Cox communications has grown due to pushing the perceived envelope of knowledge. The fundamental foundation of the company is the paradigm shift. Technology of any type, particularly high tech such as communications have their progress predicated upon the changes occurring in organizations based on dynamics of this technology.
This is especially true in communications technologies over the internet. Cox Communications got into broadband starting in 2001 after cutting its teeth in basic internet technologies. Then in 2004, they expanded into Voice Over Internet Protocol (VOIP) and into cable broadband and telephony in 2006.("Cox communications, inc.," 2011).
Cox Communications is now the third largest cable multi-system operator in the U.S. Cox was founded in 1962 in the cable television industry. The company's expanded from initial markets included Lewistown, Lock Haven and Tyrone in Pennsylvania. From then until now, Cox has become a multi-service broadband communications provider and is currently the cable…
Cox communications, inc.. (2011). Retrieved from http://ww2.cox.com/aboutus/our-story.cox
Kuhn, T. (1996). Structure of scientific revolutions. (3rd ed.). Chicago, IL:
University of Chicago Press. Print.
Thomas Pynchon: Annotated Bibliography
Kolodny, Annette and David James Peters. "Pynchon's The Crying of Lot 49: The Novel as Subversive Experience." Modern Fiction Studies 19.1 (Spring 1973): 79-87. eb.
The authors of this article suggest that the heroine of the novel is undergoing a learning experience, and that the novel's sudden ending without revealing whether the Trystero conspiracy is real or imaginary is actually a way of demonstrating the heroine's personal growth. Kolodny and Peters argue that the function of the conspiracy in the book is to help the heroine realize that she is alienated from American life in the 1960s, and as a result the sense of waiting for a religious experience at the end of the book is a positive thing: Oedipa has finally understood herself through this process. In other words, the novel's ambiguous ending is actually a "subversive experience" for the reader, and this…
Kolodny, Annette and David James Peters. "Pynchon's The Crying of Lot 49: The Novel as Subversive Experience." Modern Fiction Studies 19.1 (Spring 1973): 79-87. Web.
Mendelson, Edward. "The Sacred, the Profane, and The Crying of Lot 49." Pynchon: A Collection of Critical Essays. Ed. Edward Mendelson. Englewood Cliffs, NJ: Prentice-Hall, 1978. 112-46. Print.
Palmeri, Frank. "Neither Literally nor as a Metaphor: Pynchon's The Crying of Lot 49 and the Structure of Scientific Revolution." English Literary History 54.4 (Winter 1987): 979-99. Web.
Kuhn's ationale on the Irrationality of Scientific evolutions
"Communities in this sense exist, of course, at numerous levels. The most global is the community of all natural scientists."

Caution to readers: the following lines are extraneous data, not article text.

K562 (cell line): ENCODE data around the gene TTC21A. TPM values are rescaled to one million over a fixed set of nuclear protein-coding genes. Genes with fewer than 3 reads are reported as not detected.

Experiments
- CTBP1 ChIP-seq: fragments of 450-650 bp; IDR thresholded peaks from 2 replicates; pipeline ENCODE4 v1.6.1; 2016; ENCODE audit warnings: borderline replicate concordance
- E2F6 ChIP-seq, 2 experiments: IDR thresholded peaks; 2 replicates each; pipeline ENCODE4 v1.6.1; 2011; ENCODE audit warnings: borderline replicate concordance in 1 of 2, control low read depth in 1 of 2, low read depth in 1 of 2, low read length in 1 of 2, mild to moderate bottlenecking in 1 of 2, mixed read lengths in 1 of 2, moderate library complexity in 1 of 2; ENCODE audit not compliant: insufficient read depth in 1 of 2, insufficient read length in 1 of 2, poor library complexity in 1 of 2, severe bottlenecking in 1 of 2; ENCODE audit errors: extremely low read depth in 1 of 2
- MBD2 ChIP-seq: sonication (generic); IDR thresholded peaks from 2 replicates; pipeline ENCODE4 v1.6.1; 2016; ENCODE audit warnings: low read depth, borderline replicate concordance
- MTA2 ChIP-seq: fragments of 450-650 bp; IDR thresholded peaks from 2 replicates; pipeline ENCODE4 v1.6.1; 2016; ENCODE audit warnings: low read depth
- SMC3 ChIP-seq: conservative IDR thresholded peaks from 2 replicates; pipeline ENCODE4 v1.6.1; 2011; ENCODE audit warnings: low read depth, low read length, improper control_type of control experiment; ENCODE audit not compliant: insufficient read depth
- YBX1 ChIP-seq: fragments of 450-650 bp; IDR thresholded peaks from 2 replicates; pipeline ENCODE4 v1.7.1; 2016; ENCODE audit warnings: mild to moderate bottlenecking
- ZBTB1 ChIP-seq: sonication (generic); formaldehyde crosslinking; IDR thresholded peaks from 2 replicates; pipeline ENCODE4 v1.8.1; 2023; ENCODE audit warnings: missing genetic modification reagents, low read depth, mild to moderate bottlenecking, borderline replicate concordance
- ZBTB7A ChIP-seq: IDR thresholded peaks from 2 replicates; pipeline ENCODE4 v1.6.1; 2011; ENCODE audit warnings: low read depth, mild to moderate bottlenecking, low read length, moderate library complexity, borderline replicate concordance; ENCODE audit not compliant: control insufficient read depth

~Thomas S. Kuhn, from The Structure of Scientific evolutions
To understand Thomas Kuhn's ideas regarding scientific revolutions, one must have a grasp on Kuhn's ideas relating to the history of science in general. Kuhn's perspective on the history of science is that scientific knowledge is not accumulative. He did not perceive the accumulation of knowledge as linear. Thus, before Kuhn explains the irrationality of scientific revolutions, he explains the irrationality of the historical picture of science in general. The paper will contend that scientific revolutions are irrational because science is irrational. As will be demonstrated by Kuhn and other authors, there is no specific logic as to why some theories and paradigms become popular and other do not. To paraphrase Kuhn,…
Andersen, H., Barker, P., & Chen, X. 'Kuhn's mature philosophy of science and cognitive psychology.' Philosophical Psychology, Volume 9, issue 3, 1996, p. 347 -- 363.
Bird, Alexander, 'Thomas Kuhn', The Stanford Encyclopedia of Philosophy, Edward N. Zalta (ed.), , 2011 (accessed 2012 March 14).
Budd, J.M., & Hill, H. 'The Cognitive and Social Lives of Paradigms in Information Science.' , 2007 (accessed 2012 March 15).
Eng, L. 'The accidental rebel: Thomas Kuhn and The Structure of Scientific Revolutions.' STS Concepts, , 2011, (accessed 2012 March 14).
Copernican revolution has a pivotal role in the establishment of the modern sciences. We are very much familiar with the fact that the human mind had always been fascinated greatly by the changes taking place around him almost constantly. Human observation and sense of argument and ability to be logical has made him the most intelligent and consequently most powerful species on the planet.
It is very comfortable to believe that Earth is located at the centre of the universe and other planets rotate around it because Earth itself does not seem or feel to be moving and there are only sun, moon and other planets appearing and disappearing at their exact timings. It is quite logical and unless and until something really revolutionary come forward to refute this believe, it looks quite reasonable to carry on believing the same idea (Kuhn, pp 187).
The most significant change…